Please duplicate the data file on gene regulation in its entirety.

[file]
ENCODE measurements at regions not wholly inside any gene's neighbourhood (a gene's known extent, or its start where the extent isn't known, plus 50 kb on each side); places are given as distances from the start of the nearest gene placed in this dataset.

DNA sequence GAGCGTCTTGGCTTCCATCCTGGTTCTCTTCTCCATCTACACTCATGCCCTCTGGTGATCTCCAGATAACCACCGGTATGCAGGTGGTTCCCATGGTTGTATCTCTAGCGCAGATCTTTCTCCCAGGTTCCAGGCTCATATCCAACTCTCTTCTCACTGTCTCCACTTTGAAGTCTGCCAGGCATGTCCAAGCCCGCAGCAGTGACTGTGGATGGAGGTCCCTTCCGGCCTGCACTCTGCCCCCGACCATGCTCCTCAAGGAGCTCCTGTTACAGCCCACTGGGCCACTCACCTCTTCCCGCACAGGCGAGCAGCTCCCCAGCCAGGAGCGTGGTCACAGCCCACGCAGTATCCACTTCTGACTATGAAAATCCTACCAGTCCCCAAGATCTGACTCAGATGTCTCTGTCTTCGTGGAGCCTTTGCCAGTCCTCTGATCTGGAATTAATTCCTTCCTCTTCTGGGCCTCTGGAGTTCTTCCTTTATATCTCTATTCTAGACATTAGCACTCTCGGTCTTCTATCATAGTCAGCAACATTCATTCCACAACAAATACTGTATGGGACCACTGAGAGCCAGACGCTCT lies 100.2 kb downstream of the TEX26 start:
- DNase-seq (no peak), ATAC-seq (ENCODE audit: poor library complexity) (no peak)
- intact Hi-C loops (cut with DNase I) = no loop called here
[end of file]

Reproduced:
ENCODE measurements at regions not wholly inside any gene's neighbourhood (a gene's known extent, or its start where the extent isn't known, plus 50 kb on each side); places are given as distances from the start of the nearest gene placed in this dataset.

DNA sequence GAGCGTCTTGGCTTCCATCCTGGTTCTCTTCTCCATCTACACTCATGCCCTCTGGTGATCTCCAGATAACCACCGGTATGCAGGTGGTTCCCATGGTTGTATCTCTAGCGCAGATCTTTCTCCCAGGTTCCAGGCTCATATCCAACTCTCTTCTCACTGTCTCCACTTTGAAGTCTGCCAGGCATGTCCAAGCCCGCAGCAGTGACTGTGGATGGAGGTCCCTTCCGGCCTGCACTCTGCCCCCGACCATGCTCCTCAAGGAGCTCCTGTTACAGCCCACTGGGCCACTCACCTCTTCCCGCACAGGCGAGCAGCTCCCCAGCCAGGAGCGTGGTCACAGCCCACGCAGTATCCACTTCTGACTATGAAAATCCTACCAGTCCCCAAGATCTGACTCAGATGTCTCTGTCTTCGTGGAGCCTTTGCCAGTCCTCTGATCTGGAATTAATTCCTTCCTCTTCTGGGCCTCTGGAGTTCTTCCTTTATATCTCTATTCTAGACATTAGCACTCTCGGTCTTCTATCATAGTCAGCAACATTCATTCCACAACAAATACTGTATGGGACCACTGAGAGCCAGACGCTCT lies 100.2 kb downstream of the TEX26 start:
- DNase-seq (no peak), ATAC-seq (ENCODE audit: poor library complexity) (no peak)
- intact Hi-C loops (cut with DNase I) = no loop called here